2nd November 2023
In an Irish Times report, Emmet Malone reports on the publication of the Central Statistics Office research Circumstances of People Linked to Justice Sanctions which covers the period of 2025-2021.
IPRT Executive Director Saoirse Brady responded to the research,
"IPRT welcomes the publication of this important data on the circumstances of people linked to justice sanctions, which paints a picture of life after probation or prison. The focus on employment is welcome but it is striking that only one in four people who had served time in prison are actually linked with employment, with the majority reliant on a social welfare payment. While the data does not provide the reasons why this might be, we know that having to disclose a prior conviction when job-seeking impacts on employment prospects. However, there are opportunities to address this in law with the Criminal Justice (Rehabilitative Periods) Bill 2018 which has received cross-party support and would take a more proportionate response to disclosing old criminal records. This is one very practical step that we believe could remove barriers for people with experience of the criminal justice system and help more people get back into meaningful employment. Another key step would be to introduce an additional equality ground, namely, discrimination on the basis of a criminal conviction when accessing employment or services.
We were not surprised to read that people who had a probation order were more likely to be linked with employment than those who have served a prison sentence. This aligns with the evidence that people who serve their sentence in the community are much less likely to reoffend as they maintain family and community links that can sustain employment. IPRT believes that this new data strengthens the argument to increase community-based sanctions as not only are community sanctions much cheaper to administer than imprisonment but now we have more Irish-based and up-to-date evidence that former probationers are also more likely to be paying back into the Exchequer through employment.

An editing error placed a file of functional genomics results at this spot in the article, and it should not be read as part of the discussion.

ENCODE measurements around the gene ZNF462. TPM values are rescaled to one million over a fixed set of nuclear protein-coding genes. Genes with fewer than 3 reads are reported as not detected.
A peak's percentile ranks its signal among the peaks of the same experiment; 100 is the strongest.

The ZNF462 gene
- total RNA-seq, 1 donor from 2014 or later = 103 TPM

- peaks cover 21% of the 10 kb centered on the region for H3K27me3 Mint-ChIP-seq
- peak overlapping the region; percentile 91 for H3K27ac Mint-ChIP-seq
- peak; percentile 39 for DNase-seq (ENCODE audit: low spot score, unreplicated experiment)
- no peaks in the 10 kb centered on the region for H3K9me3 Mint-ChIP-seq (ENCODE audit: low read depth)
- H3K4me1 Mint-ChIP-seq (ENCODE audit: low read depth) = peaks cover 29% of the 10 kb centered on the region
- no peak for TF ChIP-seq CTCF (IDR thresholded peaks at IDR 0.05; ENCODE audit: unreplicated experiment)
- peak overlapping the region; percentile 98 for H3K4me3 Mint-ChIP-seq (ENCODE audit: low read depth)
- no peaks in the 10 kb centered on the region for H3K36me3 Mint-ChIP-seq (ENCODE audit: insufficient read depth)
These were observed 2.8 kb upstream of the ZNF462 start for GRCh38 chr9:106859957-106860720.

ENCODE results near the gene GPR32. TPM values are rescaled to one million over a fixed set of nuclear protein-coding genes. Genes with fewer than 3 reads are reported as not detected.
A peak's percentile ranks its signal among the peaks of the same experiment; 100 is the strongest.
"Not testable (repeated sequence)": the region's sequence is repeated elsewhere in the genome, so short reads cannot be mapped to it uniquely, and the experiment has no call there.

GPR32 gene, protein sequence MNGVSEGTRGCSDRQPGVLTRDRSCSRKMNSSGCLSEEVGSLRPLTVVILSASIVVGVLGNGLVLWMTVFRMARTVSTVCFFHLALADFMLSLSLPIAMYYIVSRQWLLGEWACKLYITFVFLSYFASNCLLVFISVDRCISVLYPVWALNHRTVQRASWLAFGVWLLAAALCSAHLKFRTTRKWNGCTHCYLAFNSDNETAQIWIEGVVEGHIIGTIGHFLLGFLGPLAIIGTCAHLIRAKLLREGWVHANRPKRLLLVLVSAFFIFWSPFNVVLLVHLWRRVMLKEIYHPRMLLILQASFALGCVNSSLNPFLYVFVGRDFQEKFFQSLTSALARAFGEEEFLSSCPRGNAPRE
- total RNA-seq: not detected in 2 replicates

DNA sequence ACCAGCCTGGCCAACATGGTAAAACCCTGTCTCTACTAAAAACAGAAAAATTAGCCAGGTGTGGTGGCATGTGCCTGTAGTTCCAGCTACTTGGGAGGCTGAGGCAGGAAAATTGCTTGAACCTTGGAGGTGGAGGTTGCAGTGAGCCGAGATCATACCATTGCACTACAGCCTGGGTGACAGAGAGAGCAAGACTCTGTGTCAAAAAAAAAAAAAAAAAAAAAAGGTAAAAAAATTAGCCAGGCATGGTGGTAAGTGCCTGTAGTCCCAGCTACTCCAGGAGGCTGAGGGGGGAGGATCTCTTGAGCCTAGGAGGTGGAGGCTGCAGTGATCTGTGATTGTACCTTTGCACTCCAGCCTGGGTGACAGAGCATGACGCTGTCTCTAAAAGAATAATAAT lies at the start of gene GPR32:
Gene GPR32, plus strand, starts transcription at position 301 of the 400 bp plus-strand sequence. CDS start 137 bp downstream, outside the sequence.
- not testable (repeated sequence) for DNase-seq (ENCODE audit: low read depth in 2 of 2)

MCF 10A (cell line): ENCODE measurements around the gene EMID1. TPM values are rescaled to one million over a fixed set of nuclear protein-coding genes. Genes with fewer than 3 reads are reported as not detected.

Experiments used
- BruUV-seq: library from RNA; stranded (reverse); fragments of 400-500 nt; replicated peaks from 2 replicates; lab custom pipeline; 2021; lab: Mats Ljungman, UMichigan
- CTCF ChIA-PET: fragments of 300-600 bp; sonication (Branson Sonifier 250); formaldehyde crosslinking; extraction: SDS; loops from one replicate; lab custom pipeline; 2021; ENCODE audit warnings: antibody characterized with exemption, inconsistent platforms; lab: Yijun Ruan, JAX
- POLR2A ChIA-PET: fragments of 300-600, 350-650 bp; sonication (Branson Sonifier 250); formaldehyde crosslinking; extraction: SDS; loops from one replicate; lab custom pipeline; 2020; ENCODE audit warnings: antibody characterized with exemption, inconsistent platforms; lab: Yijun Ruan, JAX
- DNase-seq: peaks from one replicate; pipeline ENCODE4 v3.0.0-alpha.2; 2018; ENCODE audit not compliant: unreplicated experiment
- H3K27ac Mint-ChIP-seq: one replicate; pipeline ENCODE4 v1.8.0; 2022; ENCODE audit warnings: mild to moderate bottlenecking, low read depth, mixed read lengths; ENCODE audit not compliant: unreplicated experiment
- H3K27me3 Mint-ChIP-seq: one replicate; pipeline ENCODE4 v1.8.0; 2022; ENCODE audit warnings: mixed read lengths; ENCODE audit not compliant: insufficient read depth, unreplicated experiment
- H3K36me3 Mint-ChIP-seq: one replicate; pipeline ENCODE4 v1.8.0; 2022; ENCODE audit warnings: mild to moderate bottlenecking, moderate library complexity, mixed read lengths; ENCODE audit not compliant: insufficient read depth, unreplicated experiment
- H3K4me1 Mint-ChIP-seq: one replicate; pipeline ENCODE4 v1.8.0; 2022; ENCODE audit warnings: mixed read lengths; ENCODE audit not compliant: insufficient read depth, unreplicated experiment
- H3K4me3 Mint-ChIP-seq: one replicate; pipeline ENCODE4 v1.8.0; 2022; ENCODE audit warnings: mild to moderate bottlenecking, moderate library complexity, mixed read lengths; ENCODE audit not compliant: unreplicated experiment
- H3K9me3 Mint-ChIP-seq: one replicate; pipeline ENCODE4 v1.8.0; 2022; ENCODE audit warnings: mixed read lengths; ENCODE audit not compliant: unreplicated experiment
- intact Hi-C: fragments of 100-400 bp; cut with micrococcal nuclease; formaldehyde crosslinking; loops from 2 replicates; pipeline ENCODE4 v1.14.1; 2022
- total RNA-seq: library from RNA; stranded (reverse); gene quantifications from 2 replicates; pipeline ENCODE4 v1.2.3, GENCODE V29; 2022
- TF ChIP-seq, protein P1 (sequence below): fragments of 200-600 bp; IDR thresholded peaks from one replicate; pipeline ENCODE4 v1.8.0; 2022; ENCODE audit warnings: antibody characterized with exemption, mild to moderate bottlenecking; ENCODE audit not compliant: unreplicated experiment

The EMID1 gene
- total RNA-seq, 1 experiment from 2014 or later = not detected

The top three sectors in which justice-linked people were employed – namely construction, administration, and industry – are among the top sectors where people with previous convictions traditionally secure employment. The Working to Change Strategy, introduced in 2021, has worked to open many more doors for people leaving the criminal justice system to mainstream employment options and entrepreneurship, so IPRT would welcome updated statistics on in this area in three years’ time to see the positive impact that it has had for this cohort."